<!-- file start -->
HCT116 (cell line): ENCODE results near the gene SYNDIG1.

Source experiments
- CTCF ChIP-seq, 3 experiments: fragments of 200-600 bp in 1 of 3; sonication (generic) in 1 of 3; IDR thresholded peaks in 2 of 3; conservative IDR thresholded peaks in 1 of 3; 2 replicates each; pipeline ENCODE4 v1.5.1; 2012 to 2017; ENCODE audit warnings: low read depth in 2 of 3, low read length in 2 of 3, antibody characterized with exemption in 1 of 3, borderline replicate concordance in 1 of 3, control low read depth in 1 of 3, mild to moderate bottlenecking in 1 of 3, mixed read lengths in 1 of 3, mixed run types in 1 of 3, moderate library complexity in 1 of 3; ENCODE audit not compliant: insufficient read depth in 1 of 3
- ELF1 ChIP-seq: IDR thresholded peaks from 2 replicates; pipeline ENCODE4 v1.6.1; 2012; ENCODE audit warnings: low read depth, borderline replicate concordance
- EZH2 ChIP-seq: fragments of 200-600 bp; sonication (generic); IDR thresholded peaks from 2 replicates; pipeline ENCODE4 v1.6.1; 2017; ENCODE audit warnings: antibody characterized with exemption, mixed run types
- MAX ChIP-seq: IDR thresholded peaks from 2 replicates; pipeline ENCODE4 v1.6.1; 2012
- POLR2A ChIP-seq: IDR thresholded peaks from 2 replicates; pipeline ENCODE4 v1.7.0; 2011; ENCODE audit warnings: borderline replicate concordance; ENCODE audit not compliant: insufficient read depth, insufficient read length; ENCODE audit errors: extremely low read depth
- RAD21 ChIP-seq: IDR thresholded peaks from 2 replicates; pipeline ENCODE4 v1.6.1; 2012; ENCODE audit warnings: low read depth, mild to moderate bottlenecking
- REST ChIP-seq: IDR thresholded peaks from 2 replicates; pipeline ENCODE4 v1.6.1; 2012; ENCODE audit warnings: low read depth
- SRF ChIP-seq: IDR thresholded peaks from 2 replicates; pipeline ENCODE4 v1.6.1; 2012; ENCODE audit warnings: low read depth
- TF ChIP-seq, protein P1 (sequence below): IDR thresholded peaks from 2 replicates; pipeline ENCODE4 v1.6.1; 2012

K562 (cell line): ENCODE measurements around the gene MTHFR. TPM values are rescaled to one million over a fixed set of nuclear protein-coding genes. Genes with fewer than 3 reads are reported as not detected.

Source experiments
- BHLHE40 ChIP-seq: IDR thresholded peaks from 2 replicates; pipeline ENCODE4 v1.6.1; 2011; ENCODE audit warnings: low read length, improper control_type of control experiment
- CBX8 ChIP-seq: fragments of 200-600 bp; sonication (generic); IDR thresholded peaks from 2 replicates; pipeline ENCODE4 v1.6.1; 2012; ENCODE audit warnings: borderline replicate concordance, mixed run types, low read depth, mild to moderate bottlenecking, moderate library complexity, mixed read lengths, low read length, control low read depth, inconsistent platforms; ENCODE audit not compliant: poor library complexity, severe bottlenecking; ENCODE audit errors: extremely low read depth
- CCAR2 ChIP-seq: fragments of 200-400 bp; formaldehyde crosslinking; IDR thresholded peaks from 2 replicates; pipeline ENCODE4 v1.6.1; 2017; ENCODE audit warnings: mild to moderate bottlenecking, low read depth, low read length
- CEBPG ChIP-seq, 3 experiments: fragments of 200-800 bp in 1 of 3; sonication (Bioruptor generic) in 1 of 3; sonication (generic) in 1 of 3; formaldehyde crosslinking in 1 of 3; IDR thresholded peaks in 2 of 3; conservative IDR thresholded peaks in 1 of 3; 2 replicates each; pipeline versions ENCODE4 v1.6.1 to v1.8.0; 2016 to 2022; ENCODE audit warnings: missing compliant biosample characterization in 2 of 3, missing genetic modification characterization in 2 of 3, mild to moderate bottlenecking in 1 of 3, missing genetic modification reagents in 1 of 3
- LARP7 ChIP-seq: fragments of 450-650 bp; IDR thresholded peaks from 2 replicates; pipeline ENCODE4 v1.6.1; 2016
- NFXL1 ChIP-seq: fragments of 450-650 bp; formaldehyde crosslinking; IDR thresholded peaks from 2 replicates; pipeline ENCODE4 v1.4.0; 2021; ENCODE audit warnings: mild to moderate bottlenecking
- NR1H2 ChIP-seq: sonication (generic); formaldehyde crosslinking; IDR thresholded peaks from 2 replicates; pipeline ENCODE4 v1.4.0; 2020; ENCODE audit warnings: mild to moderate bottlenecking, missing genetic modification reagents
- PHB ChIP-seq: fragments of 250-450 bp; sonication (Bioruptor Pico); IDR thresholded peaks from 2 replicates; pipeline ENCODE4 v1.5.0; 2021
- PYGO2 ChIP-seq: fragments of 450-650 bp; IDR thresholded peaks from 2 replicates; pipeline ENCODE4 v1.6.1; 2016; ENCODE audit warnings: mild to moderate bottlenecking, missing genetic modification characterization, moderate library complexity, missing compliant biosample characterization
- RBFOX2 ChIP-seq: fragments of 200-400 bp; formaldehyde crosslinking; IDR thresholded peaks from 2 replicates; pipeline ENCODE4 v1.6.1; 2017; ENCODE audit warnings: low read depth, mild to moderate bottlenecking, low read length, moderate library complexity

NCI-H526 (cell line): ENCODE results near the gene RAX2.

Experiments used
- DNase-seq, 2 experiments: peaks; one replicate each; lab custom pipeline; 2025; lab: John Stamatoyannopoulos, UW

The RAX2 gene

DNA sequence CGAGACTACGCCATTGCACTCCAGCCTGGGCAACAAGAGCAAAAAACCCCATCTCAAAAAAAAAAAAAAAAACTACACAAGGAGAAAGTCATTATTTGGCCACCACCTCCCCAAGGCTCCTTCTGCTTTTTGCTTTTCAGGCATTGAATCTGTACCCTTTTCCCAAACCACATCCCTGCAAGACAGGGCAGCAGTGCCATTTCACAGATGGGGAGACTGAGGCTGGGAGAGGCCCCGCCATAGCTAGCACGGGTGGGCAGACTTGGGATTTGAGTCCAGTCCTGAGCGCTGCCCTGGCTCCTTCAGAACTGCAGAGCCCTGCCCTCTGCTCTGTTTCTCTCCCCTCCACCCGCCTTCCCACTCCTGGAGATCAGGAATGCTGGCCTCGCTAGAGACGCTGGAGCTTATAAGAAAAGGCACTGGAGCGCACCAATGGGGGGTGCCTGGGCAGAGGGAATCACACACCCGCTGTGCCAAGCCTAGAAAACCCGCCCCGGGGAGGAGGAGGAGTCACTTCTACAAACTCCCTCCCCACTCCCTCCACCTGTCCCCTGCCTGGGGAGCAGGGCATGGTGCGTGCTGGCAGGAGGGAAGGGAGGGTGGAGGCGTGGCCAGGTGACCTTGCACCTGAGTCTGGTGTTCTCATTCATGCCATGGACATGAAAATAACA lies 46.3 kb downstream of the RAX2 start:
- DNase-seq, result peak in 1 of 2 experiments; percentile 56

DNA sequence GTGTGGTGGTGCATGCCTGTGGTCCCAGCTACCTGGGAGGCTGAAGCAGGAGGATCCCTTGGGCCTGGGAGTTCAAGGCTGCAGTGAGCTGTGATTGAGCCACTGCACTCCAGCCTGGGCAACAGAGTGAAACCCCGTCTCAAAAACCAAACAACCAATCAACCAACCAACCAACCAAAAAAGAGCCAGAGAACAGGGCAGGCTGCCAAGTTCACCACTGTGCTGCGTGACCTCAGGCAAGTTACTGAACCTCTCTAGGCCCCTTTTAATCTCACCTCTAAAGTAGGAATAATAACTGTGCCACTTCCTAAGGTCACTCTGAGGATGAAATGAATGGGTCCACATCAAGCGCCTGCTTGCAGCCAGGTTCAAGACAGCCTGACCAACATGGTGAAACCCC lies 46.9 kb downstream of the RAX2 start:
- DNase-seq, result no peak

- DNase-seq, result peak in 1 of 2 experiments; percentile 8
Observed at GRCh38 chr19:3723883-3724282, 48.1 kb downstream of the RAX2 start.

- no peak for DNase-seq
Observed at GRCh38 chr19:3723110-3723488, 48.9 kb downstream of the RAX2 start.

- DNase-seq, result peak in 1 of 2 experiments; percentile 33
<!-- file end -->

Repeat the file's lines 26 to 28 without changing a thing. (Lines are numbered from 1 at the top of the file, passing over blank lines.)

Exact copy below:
- DNase-seq, 2 experiments: peaks; one replicate each; lab custom pipeline; 2025; lab: John Stamatoyannopoulos, UW

The RAX2 gene

DNA sequence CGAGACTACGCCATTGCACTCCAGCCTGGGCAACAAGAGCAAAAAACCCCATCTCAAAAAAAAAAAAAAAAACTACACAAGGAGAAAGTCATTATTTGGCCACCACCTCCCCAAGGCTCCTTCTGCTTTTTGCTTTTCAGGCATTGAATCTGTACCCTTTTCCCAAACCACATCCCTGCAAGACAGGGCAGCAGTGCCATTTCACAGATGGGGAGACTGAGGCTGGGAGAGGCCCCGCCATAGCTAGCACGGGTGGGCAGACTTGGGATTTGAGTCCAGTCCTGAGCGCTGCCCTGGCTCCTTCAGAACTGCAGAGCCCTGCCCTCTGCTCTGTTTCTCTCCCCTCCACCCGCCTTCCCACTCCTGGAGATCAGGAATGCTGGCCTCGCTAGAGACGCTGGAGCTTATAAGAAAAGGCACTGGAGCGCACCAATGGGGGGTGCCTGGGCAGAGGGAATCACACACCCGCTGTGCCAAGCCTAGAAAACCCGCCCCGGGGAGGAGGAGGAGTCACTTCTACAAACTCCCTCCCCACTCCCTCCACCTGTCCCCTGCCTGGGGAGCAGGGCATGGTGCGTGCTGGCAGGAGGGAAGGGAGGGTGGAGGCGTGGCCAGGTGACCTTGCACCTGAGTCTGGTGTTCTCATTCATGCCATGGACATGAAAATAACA lies 46.3 kb downstream of the RAX2 start: